English to a patient congregation. Rolla proved to be fertile ground for the church. “It was a different time totally, than we can ever imagine!” says Dottie.Edward says they are thankful their parents raised them in the church. “They were devout Christians,” he says. “I’ve been a member of this congregation for almost 90 years. I became a baptized member on January 1st, 1927.”He says he seldom misses a service. Dottie jokes and says he has to be there because he makes the coffee for the other church members. Edward says he never gets a complaint about the quality from his coffee making skills.He must make a good cup of joe. A hot cup of coffee was quite the social drink of choice in the 50’s and it was during this time the church had growing pains. The congregation had outgrown the church’s physical size, so the church elders chose a site on 11th and Spring, across from Missouri S&T’s Fitness Center. According to Dottie, in the mid-1970’s, this church also proved to be too small.“They decided to split and have two congregations in Rolla. Redeemer Lutheran [Church] was a branch,” she says. “We’re like families back and forth—we compliment each other.” Dottie notes there are currently 485 members at Immanuel Lutheran.Dottie and Edward have many good memories of fellowship at Immanuel Lutheran. She loved her years of singing in the church choir. Another memory is what she calls “Mission Festival.”“Once a year, a foreign missionary from India or another country would come and we would have a basket dinner and games for the children. The choir would present a special song—it was a big day—an exciting time.”Church dinners could encompass a range of colorful jello molds, macaroni and cheese and plates of cookies, pies and brownies. Dottie laughs and says church goers at Immanuel could always expect a lot of potato salad.“They used to bring ice cream in from the Rolla Creamery in big insulated canvas things to the church picnics.” She says they didn’t worry too much about ticks or chiggers. “There wasn’t any OFF! [mosquito repellent] then, so maybe we scratched a lot!”“The first church picnics I remember were out at the old Haas [saw] mill,” says Edward. It was a nice grassy place and we had a church service and people brought their lunch. There were contests for the children. I looked forward to it every summer.”Edward liked the pies especially. His favorite is apple—or cherry. “To tell the truth about it, I like them all!”Church buildings provide the roof over the heads of believers during times of worship and fellowship activities, but it is the church doctrine that brings families together. “We believe in the inspired Word of God,” says Dottie.“We believe that our sins are forgiven by Jesus’s death and the Gospel’s message. We go very strictly by The Bible of the Old and New Testaments.”Dottie says there is some Germanic culture within the church. “Our order of service that we use at Immanuel is old—probably transcribed from the German. Some of the orders of worship are still used, since I was a child.”She says the liturgy is similar to the Roman Catholics, because Martin Luther was a monk.“He’s the one that gave us the foundation for getting us started. You can sit in a Roman Catholic service and be familiar with it [whether it is Roman Catholic or Lutheran].” But for the Lutherans attending Emmanuel (or Redeemer), Reformation Sunday, the last Sunday in October, will always hold special meaning. After all, Martin Luther was excommunicated from the Roman Catholic Church, so it is in remembrance of Luther’s reform actions that is near and dear to the church.The church is active in town. “We do a campus ministry,” she explains. The Beta Sigma Psi fraternity is a Lutheran fraternity (on the Missouri S&T campus since 1952) and they worship at Immanuel. Dottie acknowledges that the challenge for Immanuel Lutheran or any church is to get out and get people involved, which is tough with so many distractions such as time-consuming digital lifestyles, which can be isolating. She talks about the dedication and responsibility that is needed ...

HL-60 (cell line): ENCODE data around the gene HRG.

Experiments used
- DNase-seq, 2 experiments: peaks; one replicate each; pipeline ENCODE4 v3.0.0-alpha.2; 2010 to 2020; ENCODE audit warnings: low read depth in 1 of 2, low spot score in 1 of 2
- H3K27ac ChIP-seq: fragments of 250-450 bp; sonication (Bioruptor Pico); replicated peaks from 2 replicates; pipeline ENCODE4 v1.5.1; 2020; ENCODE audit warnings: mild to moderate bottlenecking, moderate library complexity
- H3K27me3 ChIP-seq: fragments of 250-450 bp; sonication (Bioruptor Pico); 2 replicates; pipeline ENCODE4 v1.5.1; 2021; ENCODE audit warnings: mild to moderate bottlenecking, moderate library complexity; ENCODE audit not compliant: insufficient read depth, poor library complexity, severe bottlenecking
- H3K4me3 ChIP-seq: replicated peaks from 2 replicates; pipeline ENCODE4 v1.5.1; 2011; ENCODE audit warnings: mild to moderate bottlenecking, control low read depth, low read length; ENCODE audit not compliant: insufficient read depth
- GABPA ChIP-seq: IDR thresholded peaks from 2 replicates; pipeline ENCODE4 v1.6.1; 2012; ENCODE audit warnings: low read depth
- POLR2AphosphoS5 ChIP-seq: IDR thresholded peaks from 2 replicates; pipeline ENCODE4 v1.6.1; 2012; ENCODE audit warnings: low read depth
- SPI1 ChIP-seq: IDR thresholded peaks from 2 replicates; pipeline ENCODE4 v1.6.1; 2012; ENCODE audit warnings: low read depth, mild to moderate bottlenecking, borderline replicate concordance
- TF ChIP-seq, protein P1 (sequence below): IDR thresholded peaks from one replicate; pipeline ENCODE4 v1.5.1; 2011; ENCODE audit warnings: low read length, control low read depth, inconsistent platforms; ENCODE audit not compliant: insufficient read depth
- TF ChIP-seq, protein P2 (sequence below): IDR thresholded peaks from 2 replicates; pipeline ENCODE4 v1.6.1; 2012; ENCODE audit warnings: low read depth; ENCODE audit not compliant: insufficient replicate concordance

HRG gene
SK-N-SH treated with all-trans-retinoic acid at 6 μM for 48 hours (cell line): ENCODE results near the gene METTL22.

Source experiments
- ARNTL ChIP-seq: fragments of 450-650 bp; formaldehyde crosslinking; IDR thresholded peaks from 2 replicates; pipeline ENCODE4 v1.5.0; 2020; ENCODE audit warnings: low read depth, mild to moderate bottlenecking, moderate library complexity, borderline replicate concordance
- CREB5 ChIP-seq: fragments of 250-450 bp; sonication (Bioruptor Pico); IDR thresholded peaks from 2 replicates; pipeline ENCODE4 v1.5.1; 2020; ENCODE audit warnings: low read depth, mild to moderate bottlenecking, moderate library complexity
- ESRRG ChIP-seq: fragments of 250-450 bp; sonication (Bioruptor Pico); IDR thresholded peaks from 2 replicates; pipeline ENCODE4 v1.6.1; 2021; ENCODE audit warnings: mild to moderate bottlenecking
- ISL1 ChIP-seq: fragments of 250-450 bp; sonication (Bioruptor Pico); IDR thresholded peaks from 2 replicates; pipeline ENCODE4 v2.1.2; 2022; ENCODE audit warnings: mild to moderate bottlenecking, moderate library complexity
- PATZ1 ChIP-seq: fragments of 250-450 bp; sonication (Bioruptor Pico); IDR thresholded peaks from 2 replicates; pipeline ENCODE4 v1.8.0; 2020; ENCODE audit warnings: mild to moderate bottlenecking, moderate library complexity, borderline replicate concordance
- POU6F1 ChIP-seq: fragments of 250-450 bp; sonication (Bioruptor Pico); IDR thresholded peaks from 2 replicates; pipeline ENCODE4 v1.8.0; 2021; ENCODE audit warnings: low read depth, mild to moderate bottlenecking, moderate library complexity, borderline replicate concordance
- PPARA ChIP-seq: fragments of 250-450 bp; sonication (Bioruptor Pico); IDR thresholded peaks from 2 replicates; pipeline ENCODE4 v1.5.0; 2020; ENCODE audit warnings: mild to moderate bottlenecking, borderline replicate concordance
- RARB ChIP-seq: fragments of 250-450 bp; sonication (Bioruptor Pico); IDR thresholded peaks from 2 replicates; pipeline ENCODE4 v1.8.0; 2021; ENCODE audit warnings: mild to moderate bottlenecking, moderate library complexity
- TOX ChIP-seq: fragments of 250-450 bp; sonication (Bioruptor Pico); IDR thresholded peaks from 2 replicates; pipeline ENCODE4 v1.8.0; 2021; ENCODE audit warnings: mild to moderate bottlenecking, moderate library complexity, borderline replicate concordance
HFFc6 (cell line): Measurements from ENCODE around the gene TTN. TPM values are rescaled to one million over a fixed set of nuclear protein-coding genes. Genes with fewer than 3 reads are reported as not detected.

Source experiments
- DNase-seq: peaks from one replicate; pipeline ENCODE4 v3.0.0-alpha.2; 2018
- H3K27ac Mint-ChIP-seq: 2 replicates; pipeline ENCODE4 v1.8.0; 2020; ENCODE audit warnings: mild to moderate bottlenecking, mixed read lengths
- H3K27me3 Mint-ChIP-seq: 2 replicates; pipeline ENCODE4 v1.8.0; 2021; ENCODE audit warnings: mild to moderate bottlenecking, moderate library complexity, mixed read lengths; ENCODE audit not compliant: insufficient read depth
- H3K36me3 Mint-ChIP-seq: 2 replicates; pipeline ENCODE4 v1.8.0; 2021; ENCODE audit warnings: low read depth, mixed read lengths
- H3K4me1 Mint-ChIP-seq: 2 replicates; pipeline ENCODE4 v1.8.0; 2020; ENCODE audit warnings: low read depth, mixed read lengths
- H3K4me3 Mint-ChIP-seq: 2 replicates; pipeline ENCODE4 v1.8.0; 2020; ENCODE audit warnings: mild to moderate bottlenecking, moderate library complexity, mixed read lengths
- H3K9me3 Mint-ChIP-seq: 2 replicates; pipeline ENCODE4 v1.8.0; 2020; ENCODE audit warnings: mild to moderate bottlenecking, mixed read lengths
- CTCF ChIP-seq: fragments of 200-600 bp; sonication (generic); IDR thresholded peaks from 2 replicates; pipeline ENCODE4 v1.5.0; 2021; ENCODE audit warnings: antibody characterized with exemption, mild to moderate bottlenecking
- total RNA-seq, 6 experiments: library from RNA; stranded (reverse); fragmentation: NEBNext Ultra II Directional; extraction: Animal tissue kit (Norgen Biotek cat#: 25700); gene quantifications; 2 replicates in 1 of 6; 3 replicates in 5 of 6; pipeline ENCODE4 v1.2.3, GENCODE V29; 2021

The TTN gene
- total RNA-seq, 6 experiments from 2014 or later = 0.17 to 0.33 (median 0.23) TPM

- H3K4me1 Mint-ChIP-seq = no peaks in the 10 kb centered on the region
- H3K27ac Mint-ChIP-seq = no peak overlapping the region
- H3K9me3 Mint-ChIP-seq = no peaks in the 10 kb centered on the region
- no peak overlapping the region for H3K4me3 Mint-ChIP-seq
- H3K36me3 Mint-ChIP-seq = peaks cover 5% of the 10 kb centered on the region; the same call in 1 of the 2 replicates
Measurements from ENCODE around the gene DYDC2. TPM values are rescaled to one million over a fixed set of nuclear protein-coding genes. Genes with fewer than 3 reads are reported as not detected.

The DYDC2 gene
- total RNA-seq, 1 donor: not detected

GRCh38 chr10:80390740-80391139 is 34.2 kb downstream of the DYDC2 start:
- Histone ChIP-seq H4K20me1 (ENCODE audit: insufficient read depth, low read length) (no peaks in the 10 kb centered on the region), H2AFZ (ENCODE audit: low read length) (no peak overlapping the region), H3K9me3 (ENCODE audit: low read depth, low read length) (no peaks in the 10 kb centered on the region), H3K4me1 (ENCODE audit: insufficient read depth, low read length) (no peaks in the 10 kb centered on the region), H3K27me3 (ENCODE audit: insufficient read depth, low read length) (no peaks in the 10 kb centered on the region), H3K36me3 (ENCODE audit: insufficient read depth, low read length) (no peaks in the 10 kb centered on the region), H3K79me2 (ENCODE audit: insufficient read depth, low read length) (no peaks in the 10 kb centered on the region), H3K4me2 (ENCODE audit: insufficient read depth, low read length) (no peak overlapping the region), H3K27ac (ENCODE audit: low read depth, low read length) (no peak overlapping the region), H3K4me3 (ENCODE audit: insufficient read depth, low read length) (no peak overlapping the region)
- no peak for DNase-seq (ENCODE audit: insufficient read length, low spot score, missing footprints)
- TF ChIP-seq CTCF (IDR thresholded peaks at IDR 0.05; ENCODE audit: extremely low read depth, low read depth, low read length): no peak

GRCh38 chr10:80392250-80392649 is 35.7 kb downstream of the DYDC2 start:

Immanuel Lutheran Church celebrates 100 years - News - The ... - Carthage Press